Saudi Arabia’s plans to buy and sell third-party crude prompt concerns about how widely Aramco will expand its trading apparatus and how it will use its market power.
The slowdown in action at the CFTC is worrisome since it comes at a time of large growth in financial markets, including petroleum futures, which are susceptible to manipulation and aggressive trading tactics.
Although some hold onto bullish sentiment, traders are skewed toward a downside or rangebound bias in the near term—OPEC has lost credibility, the large inventory overhang persists, shale’s resurgence and a rising rig count continue, and the spat over Qatar didn’t affect the market. None of these factors should change anytime soon.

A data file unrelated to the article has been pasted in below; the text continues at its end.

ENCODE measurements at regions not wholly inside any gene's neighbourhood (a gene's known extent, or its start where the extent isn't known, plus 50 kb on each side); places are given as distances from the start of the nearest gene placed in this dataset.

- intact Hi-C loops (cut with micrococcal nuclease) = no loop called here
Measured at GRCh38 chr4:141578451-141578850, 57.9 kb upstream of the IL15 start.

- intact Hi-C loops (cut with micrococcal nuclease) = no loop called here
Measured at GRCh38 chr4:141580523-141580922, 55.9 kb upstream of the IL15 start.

OPEC, along with Russia, will take another stab at figuring out a strategy to support prices at an informal meeting in Algiers next week, and traders are split on what the outcome will be.
OPEC policy, fresh data from agencies such as the IEA and the EIA, price speculators, and geopolitical disruptions are all known as market movers. But there’s another important player in oil price movements, and that’s the Federal Reserve.
China’s forthcoming launch of a crude futures exchange to be traded with the yuan is another major step to cement itself as a global economic powerhouse and challenge the U.S. currency’s dominance in oil markets.
After a number of years of relative price stability, the oil market is again dealing with wilder fluctuations on a more regular basis, as technical traders such as the quants play a key role.
The Energy Information Administration (EIA) has downwardly revised its U.S. production forecast for next year once again, the latest indicator of how low oil prices have affected high-cost shale output.